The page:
Wall-E merchandising

I liked Wall-E a lot, but I was thrown for a loop when the kids and I walked into the theater and were offered one of these:

The merchandising associated with a movie about consumerism seems to have been lost on some. Harry Knowles rhapsodized in April:

2008’s Winner for Genius, Box Office, Merchandize and old fashioned heart goes to Andrew Stanton and WALL*E. That’s just how in love I am with every iota of everything that I’ve seen from this film.

In fairness, maybe he didn’t know what the movie was about at the time.

But with the launch of the movie, a jeremiad against a consumer culture that turns Planet Earth into an giant uninhabitable waste dump, some folks are calling out the movie for the hypocrisy of a merchandising campaign at odds with its message. I found Devin Faraci at CHUD to be particularly thoughtful on this:

I couldn’t help but mull over the irony of this huge, branding-obsessed, merchandise-spewing corporation releasing a movie where consumers are shown to be giant fat babies essentially taking orders from advertising (with this being portrayed as a negative thing. I’m sure Bob Iger sees most of his customers like that and loves it). When I got to the Four Seasons hotel the next day, the site of the junket for the film, and saw an entire room dedicated to showing off the marketing tie-ins, I lost the sense of irony and began to think what I was seeing was flat out hypocrisy.

there will be no Happy Meal tie-ins for this film that decries lazy living and junk food eating. But that doesn’t change the fact that the film, which opens on a post-apocalyptic Earth submerged in its own garbage, will itself generate enough junky toys to build a couple of the trash skyscrapers that Wall-E himself constructs while vainly trying to clean up the planet.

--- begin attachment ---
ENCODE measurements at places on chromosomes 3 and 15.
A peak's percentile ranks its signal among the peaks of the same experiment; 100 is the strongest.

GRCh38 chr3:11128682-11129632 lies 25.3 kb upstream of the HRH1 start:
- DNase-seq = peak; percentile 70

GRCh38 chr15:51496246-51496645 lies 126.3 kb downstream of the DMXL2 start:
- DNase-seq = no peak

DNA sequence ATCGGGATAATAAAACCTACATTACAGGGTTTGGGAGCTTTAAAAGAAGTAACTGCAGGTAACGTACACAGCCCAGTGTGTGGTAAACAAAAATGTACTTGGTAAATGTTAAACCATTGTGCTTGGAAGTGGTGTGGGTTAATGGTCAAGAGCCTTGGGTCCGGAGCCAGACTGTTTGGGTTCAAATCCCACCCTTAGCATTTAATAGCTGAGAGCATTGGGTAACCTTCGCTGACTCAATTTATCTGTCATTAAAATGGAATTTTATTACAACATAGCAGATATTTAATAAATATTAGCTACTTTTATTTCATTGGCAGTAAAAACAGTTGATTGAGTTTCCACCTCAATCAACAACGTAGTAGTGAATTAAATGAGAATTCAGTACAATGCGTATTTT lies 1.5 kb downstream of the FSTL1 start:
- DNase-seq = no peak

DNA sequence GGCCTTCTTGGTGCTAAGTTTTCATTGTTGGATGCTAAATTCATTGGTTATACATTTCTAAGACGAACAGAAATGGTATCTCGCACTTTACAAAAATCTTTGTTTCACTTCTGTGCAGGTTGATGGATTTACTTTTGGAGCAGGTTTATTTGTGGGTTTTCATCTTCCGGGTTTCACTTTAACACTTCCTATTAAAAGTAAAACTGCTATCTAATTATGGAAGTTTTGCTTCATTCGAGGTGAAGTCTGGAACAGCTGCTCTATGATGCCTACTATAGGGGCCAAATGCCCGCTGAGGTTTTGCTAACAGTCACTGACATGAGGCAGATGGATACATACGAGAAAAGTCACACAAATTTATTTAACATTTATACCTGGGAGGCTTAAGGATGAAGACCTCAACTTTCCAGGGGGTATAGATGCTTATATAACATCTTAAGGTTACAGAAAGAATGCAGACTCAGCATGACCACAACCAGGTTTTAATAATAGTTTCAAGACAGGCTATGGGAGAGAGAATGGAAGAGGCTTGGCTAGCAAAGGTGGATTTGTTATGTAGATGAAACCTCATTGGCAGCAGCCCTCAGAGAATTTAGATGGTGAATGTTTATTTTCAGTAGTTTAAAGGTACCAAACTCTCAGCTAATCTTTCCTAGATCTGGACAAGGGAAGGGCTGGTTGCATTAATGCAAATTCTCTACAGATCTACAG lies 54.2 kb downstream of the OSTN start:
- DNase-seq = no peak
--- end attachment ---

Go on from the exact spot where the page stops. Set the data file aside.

I’ve had people on the message boards tell me that this doesn’t matter, that the message is all that matters. But just saying something is pointless – which is actually another theme of the film. The movie ends up with the idea that sometimes you have to make hard decisions, sacrifice comfort and easy living to do the right thing, to make things better. To, quite literally, save the Earth. This is an inspiring message… that is immediately undercut by walking out of a movie theater into a world crammed full of landfill-choking plastic Wall-E crapola. It’s amazing to think that this summer children will get the following message:

Hey kids! The Earth is important, and we should protect it. Remember this by buying lots of bad for the environment Wall-E plastic objects! Also, it’s bad to sit around and eat poorly – you should enjoy the world around you! You can remember this by buying the Wall-E video game, or any of the Wall-E action figures! And also, following advertising is for suckers, and you should have an independent mind. Prove how independent you are with your new Wall-E clothes!

The truth is that Wall-E feels like a really well-made stop smoking ad starring Joe Camel.

As always, feel free to check out our take on Green kids media:


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1 Response so far »

  1. 1

    patrick said,

    Wall-E totally looks like the robot from “Short Circuit”… minus the cheesy 80’s style of course


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